Most technology and movie enthusiasts have heard about High Definition Blu-ray, a technology that delivers higher storage capacity on an optical disk and delivers an enhanced viewing experience – one that is, in fact, considered even better than a movie theatre.  However, to maximise your investment, the technology and how it works in conjunctions with High Definition (HD) TVs needs be understood.

Says Nelmari Claassens, Sony Pictures Marketing Manager at SterKinekor Home Entertainment: "Developed by a consortium driven by Sony, Blu-ray is a technology that stores a lot more data on a disk, 25 Gigabytes (GB) on a single layer disk and 50GB on a double layer disk. In addition to this benefit, Blu-ray technology is developed as a high definition format, delivering a better viewing experience with sharper and clearer images.
"However, there is much more. Sony is investing huge R&D in this technology and has delivered enhancements with each new version or generation released. For example, the latest version of the player includes Picture-in-Picture (PiP). This feature includes a separate picture screen that can deliver running commentary from crew or the producers on that particular scene.
"In addition, Blu-Wizard 2.0 takes 'customisation' one step further and allows users to create their own playlist from the special features disk, watch these special features and return to the point they 'left off' to continue watching the rest of the movie. Users can experience this with the release of Resident Evil: Extinction in April."
Blu-ray works best in conjunction with technology such as HD TV and 7.1 surround sound. We are all familiar with the current analogue TV but this will eventually be phased out with the uptake of HD TV. HD TV requires an HD broadcast to deliver the best quality viewing and, by 2010, we should see a significant number of stations streaming HD footage.
High definition television (HDTV) delivers a much higher resolution (more dots or pixels per inch that provide a sharper, clearer picture) than traditional analogue TV. In addition, HDTV offers more scan lines. The picture we see on a traditional TV screen is created by a series of 'lines' that 'paint' the picture. SDTV delivers a 480 line signal but HDTV delivers 720 or 1080 lines, enhancing the image and delivering almost 3D quality.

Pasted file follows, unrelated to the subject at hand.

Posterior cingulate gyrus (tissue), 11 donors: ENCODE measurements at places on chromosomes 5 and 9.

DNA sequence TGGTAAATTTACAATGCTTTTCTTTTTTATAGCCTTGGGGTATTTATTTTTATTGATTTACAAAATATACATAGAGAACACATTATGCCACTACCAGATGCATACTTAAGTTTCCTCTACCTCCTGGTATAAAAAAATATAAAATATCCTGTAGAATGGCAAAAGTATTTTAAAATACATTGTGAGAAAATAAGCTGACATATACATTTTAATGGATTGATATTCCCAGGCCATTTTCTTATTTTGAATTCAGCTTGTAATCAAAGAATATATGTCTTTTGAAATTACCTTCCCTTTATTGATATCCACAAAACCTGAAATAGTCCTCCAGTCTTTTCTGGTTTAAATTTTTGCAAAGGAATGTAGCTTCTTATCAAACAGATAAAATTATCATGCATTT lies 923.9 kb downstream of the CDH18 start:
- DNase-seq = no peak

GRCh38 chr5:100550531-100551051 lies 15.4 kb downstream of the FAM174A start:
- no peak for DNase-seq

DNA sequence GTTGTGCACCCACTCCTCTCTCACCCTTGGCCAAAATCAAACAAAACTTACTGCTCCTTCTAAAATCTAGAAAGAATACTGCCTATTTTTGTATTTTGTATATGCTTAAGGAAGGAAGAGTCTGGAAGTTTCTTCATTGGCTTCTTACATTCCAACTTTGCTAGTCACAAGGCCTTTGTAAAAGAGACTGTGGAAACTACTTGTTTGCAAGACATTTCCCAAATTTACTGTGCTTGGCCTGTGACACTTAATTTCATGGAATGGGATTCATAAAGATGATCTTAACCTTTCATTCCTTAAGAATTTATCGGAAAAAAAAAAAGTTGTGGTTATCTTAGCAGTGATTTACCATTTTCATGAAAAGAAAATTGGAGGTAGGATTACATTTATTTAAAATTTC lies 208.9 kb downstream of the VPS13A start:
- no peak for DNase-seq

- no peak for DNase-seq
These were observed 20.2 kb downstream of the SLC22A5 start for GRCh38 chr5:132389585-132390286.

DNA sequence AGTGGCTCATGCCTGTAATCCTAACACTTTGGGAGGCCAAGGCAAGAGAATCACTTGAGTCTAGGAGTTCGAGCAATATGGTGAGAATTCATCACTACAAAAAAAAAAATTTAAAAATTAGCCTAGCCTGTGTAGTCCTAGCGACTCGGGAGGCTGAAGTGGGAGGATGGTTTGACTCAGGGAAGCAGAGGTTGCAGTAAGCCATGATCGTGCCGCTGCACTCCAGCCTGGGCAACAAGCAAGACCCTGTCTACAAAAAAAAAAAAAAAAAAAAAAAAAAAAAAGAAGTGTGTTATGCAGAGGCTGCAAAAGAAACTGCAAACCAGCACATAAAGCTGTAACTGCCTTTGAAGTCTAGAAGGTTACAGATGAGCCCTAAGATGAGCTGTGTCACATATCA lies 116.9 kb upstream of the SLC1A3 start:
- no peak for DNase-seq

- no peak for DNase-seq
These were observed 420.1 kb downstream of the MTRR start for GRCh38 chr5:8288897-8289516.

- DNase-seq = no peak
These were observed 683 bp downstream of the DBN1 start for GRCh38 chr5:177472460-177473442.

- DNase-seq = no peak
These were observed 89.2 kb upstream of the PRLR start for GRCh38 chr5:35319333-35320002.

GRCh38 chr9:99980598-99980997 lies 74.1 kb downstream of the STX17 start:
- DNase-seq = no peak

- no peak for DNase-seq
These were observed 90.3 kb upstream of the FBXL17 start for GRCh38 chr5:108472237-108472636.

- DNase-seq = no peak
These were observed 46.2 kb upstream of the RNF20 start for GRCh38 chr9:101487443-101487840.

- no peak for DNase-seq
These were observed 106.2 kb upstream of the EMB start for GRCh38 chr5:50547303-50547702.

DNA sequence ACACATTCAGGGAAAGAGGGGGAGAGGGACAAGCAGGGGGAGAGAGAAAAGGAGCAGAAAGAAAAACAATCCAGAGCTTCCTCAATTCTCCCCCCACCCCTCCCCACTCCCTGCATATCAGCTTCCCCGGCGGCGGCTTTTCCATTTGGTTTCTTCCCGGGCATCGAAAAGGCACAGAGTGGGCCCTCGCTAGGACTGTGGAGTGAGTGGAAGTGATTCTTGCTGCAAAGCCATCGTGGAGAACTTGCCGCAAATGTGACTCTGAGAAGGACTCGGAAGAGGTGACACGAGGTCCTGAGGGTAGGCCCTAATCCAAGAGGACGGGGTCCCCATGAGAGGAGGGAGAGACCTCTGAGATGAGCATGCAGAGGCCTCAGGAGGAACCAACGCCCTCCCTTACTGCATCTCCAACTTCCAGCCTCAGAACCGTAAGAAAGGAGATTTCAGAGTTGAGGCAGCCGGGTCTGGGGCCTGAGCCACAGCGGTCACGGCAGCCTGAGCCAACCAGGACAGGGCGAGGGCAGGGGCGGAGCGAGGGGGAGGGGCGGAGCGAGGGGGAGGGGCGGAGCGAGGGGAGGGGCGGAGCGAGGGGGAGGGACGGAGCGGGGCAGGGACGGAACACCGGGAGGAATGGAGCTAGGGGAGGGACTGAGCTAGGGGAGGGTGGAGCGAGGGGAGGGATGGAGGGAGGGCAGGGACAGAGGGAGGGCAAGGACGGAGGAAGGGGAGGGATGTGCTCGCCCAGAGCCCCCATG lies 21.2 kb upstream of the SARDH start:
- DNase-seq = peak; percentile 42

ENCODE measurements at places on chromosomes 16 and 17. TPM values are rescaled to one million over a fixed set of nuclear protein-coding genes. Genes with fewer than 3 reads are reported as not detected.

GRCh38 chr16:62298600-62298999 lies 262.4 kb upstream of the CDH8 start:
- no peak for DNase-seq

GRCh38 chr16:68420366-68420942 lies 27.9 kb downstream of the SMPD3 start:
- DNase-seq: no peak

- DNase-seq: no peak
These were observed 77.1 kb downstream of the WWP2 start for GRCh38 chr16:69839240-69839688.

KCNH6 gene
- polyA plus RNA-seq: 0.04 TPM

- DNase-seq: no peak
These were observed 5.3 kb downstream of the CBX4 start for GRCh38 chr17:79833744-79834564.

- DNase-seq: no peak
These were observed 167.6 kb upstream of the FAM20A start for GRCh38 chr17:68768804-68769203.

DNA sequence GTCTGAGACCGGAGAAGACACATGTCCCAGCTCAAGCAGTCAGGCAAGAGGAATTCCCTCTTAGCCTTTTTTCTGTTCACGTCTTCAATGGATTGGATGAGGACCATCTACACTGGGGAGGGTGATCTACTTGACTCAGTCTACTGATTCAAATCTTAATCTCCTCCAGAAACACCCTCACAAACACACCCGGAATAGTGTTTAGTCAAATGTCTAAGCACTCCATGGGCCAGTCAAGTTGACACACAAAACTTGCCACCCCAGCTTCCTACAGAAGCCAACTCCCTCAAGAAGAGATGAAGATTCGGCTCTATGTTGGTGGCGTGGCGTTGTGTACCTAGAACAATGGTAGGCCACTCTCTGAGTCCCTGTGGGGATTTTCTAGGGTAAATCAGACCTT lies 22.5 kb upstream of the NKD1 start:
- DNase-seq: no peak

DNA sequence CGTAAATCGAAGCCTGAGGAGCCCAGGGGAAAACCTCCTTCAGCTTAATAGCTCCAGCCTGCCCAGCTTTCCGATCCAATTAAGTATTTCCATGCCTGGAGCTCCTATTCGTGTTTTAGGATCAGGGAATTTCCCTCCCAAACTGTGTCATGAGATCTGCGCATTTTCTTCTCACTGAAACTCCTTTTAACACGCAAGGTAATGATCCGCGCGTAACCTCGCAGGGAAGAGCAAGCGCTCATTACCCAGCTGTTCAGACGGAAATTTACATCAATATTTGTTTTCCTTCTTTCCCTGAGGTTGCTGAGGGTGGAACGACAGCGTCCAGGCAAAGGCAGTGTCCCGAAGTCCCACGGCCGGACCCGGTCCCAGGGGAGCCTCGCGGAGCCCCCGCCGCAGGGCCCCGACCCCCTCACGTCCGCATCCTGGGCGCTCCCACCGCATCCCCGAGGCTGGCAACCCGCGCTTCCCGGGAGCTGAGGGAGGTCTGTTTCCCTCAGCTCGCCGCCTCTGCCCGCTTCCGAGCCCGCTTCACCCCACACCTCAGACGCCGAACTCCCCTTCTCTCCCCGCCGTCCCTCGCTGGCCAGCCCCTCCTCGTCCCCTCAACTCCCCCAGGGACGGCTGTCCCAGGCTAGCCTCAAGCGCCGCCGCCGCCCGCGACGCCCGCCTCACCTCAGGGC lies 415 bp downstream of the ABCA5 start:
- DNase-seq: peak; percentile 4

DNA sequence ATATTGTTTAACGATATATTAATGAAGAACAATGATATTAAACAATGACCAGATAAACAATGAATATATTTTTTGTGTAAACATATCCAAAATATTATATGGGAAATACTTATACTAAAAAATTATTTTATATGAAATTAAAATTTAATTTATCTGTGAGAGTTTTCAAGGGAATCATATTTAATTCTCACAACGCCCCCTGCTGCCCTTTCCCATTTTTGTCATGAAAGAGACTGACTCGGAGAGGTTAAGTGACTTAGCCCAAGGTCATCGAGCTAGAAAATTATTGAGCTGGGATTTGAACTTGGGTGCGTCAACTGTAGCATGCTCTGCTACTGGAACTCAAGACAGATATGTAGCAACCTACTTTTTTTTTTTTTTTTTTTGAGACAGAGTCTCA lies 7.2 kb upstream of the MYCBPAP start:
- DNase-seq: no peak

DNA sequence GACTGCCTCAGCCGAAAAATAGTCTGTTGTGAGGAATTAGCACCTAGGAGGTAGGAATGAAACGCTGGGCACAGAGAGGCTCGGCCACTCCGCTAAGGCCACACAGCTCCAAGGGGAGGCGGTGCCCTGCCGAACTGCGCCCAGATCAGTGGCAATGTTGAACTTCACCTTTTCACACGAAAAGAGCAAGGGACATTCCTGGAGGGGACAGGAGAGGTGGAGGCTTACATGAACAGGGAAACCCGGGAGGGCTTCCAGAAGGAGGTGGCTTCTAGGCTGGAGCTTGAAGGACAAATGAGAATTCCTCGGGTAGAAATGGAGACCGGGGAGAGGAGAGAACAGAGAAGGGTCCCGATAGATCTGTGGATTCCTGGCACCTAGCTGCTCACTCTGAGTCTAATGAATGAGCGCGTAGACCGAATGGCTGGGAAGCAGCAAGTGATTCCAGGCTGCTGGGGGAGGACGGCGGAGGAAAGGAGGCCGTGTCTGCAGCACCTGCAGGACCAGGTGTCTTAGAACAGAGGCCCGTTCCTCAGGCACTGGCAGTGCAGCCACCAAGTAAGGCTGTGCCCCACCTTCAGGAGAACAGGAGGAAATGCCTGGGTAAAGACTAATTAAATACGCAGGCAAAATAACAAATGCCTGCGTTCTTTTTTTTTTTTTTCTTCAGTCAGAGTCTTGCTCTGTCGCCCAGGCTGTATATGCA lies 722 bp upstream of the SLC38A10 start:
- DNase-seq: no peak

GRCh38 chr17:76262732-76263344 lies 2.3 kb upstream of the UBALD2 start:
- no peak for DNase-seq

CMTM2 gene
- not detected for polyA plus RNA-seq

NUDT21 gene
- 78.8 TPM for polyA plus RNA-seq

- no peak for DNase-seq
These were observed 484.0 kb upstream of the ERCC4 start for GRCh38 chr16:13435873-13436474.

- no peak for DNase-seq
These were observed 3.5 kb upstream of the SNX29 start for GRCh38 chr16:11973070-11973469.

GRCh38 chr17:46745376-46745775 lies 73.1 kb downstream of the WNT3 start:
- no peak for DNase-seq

Another factor is the scanning type. There are two — interlaced (i) or progressive (p).  These describe the different ways TV can paint the picture on the screen. Interlaced is when every other line is 'painted' and then goes back and fills in the lines that were missed. Progressive scanned is where the signal 'paints' the entire picture from top to bottom in one pass. The progressively scanned image is slightly enhanced with a smoother, sharper view.
HDTV offers two choices with scanning: either 720p lines painted all at once or 1080i lines painted in two passes.
To further enhance the viewing experience, we need an enhanced audio experience. This is done with 7.1 surround sound – the latest version in surround sound technology. It features seven channels of sound that are positioned in various areas, including one for low-frequency effect (such as the rustling of leaves in the background). The speakers are positioned in left, right, centre, left surround, right surround and rear centre positions, providing a '3D' audio experience.  
Claassens concludes: "The Blu-ray format is here to stay and the increase in Blu-ray movie titles is further encouraging people to purchase this technology. For example, Sony Pictures has an exciting line up of new titles over the next few months, including 'Gattaca', 'Almost Famous' and 'Are we done yet?'. In March and April we will see the release of 'Daddy Day Camp', 'Resident Evil: Extinction' and 'Superbad'."